On Sunday, a senior administration official would not say what that ultimately meant for the timetable for troops in Syria, but said the president had reiterated to Mr. Erdogan that the United States would remain there long enough to ensure an orderly handover and “help out logistically” to eradicate any territory still held by the Islamic State.
The official spoke amid reports that Turkey was moving troops near a town in northern Syria held by Kurdish allies of the United States, even though Turkey had said it would put off a promised offensive after Mr. Trump’s hasty decision to leave Syria.
Mr. Mattis resigned on Thursday in large part over that pullout order. The defense secretary was also upset about Mr. Trump’s decision to bring home half of the 14,000 American troops stationed in Afghanistan and his order to deploy American troops to the border with Mexico.
The president has grown increasingly angry as commentators have described Mr. Mattis in near heroic terms for standing up to Mr. Trump and making his resignation count as no one else in the president’s circle has done, the aide said. On Saturday, Mr. Trump took a jab at Mr. Mattis on Twitter, saying that “when President Obama ingloriously fired Jim Mattis, I gave him a second chance. Some thought I shouldn’t, I thought I should.”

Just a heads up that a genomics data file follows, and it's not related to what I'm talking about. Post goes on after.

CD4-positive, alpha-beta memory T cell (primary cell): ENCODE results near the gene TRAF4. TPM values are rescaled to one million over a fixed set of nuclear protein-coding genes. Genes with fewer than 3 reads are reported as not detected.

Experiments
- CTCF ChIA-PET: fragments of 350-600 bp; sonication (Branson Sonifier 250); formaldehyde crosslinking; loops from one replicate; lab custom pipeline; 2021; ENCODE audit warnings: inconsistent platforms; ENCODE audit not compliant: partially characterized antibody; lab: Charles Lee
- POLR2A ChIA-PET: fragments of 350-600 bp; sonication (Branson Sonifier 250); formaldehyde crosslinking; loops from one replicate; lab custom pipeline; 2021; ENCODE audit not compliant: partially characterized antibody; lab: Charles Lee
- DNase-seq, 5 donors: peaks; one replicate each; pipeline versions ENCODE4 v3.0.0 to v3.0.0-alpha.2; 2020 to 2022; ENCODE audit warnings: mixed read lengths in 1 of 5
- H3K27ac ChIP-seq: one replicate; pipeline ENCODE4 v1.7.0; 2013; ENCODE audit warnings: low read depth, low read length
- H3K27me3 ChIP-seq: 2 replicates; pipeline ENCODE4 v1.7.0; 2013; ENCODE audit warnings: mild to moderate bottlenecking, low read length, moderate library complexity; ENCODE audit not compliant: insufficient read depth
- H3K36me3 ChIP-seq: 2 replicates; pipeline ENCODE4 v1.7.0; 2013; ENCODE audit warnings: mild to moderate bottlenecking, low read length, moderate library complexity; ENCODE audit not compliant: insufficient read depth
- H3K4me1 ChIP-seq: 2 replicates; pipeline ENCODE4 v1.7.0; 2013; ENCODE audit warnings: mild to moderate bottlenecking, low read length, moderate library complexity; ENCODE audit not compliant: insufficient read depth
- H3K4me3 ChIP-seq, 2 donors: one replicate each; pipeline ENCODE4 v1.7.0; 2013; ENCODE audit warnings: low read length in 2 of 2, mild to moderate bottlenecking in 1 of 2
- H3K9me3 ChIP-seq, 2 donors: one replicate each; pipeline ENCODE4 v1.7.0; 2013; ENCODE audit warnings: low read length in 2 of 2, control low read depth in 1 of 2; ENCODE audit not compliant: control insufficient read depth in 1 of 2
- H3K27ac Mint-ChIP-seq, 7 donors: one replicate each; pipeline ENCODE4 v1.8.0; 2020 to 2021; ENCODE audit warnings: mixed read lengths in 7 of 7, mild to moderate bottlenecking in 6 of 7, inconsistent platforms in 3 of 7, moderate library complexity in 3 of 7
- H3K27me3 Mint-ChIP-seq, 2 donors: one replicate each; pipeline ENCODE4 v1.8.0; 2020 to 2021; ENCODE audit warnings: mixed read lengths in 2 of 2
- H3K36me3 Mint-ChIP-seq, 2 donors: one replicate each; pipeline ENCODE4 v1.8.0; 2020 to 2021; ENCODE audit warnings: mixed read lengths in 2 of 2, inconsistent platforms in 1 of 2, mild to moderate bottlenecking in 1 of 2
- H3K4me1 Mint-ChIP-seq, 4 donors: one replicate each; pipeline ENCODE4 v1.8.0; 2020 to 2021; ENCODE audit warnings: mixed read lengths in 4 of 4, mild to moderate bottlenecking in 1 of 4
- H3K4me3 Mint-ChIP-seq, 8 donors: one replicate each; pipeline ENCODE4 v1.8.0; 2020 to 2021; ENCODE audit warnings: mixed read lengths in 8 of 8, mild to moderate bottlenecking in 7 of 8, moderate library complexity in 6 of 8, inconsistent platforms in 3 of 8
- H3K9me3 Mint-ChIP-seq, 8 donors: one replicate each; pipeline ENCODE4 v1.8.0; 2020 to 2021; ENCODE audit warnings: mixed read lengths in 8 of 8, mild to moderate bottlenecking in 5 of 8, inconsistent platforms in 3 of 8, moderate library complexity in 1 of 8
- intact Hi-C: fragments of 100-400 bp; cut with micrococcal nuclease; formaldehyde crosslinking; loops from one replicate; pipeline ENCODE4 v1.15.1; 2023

By Sunday morning, Mike Pompeo, the secretary of state, had informed Mr. Mattis that he would have just over another week in the job. Mr. Pompeo and John R. Bolton, the president’s third national security adviser since taking office, are left to direct policy while the president considers an official replacement for Mr. Mattis. In a call with reporters, a White House official framed Mr. Shanahan’s tenure as one that could keep daily operations stable in the interim.
Brett H. McGurk, the special presidential envoy to the coalition fighting the Islamic State, is also stepping down over Mr. Trump’s decision to pull troops from Syria, telling colleagues this weekend that he could not in good conscience carry out Mr. Trump’s new policy.
Mr. McGurk, a seasoned diplomat who was considered by many to be the glue holding together the sprawling international coalition fighting the terrorist group, was supposed to retire in February. But according to an email he sent to his staff, he decided to move his departure forward to Dec. 31 after Mr. Trump did not heed his own commanders and blindsided America’s allies in the region by abruptly ordering the pullout.